Duncan Brown: Should employers pay for skills and qualifications?

When both my girls were in full-on exam-stress mode recently, one to get into university, the other to stay there, I lay low at home.  But underneath the headlines of mounting student debt and graduates being forced into low-skilled jobs, what’s the evidence that all the effort of getting a degree pays off?


Pretty overwhelming, actually. After falling by more than 20% in the two years after the financial crash, job opportunities for the UK’s 350,000 graduating students are forecast to increase by 9% this year, according to High Fliers Research, published in January 2014.

Financial services numbers are up by a huge 42%. A record 11,819 paid internships and work placements are also being offered by employers.

And data on both sides of the Atlantic suggests that the earnings premium that graduates enjoy over their working lives more than makes up for the struggles that many students face today.

Analysis by the Economic Policy Institute, published in May 2014, showed that American graduates last year made almost double (98% more per hour) the earnings of non-graduates, compared to a premium of only 64% in the 1980s.

According to research undertaken by Professor Ian Walker for the UK’s Department of Business Innovation and Skills in August 2013, there are substantial and previously under-estimated effects of a degree on the net present value of the lifecycle of incomes, of ‘28% for men (approximately £168,000) and 53% for women (approximately £252,000) on average’.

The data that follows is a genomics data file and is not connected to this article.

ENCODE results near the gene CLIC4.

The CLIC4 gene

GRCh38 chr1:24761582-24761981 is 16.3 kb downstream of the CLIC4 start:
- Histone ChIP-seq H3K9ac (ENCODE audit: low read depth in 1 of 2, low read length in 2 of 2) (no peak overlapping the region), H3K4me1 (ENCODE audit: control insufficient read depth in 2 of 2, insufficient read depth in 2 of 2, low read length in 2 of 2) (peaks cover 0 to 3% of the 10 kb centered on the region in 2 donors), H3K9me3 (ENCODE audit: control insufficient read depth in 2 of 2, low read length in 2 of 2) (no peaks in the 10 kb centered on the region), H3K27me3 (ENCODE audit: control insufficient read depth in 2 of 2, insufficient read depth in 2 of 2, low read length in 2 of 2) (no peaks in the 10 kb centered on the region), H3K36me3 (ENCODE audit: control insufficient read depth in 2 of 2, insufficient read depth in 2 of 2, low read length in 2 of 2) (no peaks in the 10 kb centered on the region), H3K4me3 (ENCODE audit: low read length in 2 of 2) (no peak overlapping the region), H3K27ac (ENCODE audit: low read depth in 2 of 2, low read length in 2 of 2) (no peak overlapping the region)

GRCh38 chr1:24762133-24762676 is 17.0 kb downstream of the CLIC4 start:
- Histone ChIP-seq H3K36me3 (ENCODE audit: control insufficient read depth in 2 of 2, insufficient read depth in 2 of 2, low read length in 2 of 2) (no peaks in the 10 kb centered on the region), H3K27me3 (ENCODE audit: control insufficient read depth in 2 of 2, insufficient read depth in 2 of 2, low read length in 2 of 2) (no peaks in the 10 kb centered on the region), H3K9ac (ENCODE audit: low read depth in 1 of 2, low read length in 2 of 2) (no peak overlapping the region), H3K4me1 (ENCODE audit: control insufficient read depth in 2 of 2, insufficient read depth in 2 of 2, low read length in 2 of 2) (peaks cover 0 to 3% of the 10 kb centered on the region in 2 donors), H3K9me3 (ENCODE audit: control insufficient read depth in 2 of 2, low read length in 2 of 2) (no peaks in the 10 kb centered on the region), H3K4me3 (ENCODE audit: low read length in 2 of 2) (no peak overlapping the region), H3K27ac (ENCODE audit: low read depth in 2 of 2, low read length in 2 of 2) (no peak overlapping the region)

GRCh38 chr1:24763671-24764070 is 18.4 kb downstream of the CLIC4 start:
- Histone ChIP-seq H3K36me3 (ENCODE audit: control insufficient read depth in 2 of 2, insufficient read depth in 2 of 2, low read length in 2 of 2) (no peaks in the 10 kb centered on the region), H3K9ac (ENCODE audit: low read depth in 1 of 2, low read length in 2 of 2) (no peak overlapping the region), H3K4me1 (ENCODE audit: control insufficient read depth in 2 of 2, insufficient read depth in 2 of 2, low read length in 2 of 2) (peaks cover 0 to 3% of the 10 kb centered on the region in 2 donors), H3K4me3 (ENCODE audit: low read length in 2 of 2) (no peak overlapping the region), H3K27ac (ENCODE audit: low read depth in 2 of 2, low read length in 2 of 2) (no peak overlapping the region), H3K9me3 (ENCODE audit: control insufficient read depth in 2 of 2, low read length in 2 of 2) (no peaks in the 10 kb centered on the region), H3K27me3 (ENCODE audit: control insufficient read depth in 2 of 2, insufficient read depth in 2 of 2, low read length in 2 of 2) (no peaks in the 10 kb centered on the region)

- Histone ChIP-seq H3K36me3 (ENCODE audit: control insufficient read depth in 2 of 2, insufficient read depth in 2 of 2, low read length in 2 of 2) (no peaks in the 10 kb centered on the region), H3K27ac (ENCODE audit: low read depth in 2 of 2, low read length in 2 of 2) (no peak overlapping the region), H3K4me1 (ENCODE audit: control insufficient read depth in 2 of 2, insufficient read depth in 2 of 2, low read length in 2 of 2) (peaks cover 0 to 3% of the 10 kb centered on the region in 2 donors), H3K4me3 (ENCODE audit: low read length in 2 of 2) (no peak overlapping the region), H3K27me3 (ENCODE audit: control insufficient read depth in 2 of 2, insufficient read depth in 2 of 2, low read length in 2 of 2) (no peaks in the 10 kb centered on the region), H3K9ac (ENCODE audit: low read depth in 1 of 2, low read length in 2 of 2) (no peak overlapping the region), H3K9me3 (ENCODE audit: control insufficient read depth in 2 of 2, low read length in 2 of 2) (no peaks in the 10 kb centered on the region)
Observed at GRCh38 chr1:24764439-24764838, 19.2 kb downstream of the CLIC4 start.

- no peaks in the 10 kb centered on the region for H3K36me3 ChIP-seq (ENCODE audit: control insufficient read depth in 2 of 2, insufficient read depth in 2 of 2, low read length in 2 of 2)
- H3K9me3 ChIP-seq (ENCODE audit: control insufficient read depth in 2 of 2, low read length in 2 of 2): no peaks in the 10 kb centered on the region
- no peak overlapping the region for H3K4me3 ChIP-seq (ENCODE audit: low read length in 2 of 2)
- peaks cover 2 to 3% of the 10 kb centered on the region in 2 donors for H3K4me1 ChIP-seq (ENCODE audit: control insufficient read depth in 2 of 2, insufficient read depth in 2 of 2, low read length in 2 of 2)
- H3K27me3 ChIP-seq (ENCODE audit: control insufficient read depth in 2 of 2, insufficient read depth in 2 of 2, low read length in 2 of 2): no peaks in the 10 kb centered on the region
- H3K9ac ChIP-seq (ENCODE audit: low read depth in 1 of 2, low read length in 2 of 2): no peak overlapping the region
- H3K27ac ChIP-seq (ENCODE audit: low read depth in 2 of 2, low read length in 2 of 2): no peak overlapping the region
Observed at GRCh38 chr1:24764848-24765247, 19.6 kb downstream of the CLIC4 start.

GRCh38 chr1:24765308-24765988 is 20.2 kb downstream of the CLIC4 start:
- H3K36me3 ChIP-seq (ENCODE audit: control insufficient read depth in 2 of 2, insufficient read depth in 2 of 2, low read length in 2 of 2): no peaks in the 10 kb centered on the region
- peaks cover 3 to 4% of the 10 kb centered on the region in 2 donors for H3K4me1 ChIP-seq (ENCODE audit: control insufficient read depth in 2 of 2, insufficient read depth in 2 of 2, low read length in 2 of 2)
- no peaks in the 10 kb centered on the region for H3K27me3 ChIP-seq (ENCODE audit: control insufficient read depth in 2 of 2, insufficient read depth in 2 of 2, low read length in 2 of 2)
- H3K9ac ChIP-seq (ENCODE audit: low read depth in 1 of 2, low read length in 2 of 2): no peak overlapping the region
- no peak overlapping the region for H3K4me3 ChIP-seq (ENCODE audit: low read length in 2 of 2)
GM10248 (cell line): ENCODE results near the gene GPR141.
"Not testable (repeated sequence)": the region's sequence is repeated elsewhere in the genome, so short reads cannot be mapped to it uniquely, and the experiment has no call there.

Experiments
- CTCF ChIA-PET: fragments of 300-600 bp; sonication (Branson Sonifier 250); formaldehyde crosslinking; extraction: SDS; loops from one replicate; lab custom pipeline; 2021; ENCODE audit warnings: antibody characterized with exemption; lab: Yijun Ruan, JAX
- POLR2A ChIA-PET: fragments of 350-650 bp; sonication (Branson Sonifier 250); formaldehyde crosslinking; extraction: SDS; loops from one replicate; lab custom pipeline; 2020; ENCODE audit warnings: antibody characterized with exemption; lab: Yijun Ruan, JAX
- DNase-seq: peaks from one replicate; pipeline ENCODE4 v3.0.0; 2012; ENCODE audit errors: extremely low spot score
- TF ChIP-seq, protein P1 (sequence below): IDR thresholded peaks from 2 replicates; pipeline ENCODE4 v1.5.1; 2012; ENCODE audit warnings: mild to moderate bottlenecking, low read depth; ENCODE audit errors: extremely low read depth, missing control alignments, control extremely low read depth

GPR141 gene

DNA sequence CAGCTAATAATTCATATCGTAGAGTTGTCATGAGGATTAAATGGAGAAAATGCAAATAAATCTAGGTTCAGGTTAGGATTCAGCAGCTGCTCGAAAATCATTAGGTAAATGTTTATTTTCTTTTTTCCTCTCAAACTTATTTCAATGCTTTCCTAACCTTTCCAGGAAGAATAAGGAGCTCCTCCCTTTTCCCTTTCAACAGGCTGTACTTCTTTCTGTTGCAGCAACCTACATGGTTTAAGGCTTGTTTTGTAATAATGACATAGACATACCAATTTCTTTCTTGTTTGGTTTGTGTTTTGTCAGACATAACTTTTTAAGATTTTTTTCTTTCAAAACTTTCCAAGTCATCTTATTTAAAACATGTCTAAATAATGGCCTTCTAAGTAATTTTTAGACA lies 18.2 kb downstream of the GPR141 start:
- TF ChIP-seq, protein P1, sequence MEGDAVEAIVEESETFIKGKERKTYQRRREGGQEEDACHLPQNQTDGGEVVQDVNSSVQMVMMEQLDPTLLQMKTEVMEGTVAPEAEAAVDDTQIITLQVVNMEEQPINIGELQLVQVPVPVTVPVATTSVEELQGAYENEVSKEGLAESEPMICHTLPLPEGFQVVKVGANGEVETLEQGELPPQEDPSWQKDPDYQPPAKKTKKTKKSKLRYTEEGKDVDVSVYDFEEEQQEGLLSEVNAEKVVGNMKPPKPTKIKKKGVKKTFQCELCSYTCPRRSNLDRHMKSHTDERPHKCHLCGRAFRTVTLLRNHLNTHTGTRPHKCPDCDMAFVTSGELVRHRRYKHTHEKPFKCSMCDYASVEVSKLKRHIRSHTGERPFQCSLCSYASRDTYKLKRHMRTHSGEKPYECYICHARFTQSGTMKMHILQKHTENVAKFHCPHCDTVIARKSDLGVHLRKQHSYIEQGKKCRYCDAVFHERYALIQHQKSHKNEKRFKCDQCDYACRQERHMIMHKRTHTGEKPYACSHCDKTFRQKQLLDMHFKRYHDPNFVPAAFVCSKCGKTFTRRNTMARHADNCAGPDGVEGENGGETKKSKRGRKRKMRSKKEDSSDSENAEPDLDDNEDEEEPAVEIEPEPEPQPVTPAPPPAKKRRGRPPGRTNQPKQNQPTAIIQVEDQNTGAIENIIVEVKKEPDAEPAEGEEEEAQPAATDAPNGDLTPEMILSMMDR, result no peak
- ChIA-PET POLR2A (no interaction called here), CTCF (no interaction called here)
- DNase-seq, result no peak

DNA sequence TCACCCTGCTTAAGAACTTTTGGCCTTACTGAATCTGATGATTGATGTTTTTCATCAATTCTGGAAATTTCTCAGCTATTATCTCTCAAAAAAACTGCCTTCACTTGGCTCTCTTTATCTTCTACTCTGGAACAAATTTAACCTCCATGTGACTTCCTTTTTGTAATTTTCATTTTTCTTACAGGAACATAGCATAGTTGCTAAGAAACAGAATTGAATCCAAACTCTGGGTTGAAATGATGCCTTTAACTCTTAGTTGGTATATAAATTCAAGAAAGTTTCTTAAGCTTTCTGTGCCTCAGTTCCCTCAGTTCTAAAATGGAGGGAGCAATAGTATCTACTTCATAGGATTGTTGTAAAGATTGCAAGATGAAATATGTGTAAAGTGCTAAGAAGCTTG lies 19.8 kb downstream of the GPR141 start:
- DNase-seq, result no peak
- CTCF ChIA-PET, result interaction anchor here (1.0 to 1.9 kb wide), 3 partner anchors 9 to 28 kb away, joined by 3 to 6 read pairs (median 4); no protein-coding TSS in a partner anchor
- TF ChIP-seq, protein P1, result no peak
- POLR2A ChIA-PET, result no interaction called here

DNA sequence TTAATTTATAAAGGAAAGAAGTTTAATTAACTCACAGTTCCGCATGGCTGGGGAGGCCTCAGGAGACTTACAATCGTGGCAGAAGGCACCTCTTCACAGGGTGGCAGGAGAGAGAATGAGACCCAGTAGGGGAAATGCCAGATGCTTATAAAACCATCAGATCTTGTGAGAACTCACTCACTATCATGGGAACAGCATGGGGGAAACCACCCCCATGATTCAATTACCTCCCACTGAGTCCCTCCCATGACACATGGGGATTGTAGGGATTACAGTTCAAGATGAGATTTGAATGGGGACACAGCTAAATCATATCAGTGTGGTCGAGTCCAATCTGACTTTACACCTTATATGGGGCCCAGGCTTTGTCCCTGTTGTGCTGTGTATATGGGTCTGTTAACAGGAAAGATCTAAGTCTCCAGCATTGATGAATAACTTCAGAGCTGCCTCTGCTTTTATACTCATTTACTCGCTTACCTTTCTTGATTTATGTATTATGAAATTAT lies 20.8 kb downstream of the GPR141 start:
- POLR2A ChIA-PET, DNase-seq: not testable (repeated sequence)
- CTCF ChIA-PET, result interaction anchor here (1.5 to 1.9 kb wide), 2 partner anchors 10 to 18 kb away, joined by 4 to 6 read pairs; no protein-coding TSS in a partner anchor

Even for lower-skilled jobs, the evidence is also clear that improving the knowledge and skills of staff pays off, both for employee and employer. Shaw et al’s review of The Success and Survival of Skills-based Pay Plans, which was published in January 2005, found such plans are associated with higher work flexibility and productivity, though realising these benefits depends, crucially, on the design and implementation processes adopted by HR and reward professionals.

Pay design and processes

But you wonder about some of those pay designs and processes in the UK at the moment. The average starting salary for graduates in professional employment dropped by 11%, from £24,293 to £21,701 in real terms between 2007 and 2012, according to the Complete University Guide.

Only two subject areas – materials technology, and librarianship and information management – showed an increase, of 13% and 3% respectively. Even salaries for in-demand general engineering graduates fell by 2%. And in medicine and dentistry (always high graduate starting salary rankings) reductions of 15% and 9%, respectively, were evident.

Ken Mulkearn, head of pay and income at Income Data Services (IDS), gave an excellent summation of the UK labour market at a reward strategy masterclass I ran in June with the Universities and Colleges Employers Association (UCEA).

He questioned whether and when the Office of Budget Responsibility’s forecasts for higher wage awards over the next two years will actually be realised, not just in terms of total awards levels, but also individual pay progression.

Government departments and agencies are all required to remove service-based incremental progression this year. While one I worked with is now in the process of replacing service with skill and competency-based stepped progression, most seem not to be specifying if and how individual pay progression will be delivered in future years.

Mulkearn showed that, although the number of pay awards between 2% and 3% is increasing, the median increase on IDS’s database is still 2.5%, the same as in 2013 and 2012, with very small merit or skills-progression-based budgets contained within that. Graduate salaries are flat in two-thirds of employers.

As The Guardian’s economics editor Larry Elliot put it recently: For our future economic and social health ’Britain needs a pay rise’.